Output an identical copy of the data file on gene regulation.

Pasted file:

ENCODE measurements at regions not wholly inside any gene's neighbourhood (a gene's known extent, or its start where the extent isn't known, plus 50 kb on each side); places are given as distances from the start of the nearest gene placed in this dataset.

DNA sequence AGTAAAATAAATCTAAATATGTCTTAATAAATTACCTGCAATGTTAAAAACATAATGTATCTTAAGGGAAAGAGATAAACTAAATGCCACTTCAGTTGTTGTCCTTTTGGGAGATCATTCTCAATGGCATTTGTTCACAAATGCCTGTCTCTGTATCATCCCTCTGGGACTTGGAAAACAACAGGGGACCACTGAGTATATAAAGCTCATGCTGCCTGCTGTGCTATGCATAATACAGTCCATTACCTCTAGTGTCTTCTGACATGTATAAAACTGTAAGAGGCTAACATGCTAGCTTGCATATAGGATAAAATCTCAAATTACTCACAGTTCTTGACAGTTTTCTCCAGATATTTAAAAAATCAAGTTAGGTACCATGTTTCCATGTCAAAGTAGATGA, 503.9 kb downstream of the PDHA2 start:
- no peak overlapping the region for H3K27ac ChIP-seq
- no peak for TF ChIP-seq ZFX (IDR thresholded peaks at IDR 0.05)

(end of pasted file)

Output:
ENCODE measurements at regions not wholly inside any gene's neighbourhood (a gene's known extent, or its start where the extent isn't known, plus 50 kb on each side); places are given as distances from the start of the nearest gene placed in this dataset.

DNA sequence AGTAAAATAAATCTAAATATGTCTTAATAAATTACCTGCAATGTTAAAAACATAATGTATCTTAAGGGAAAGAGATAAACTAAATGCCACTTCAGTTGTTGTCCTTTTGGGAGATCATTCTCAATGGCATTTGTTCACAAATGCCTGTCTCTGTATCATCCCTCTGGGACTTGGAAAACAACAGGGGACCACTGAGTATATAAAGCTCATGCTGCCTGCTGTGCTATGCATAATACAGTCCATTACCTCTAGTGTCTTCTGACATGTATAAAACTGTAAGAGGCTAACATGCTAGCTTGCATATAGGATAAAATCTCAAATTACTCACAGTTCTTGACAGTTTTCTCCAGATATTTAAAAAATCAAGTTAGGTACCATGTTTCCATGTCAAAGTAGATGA, 503.9 kb downstream of the PDHA2 start:
- no peak overlapping the region for H3K27ac ChIP-seq
- no peak for TF ChIP-seq ZFX (IDR thresholded peaks at IDR 0.05)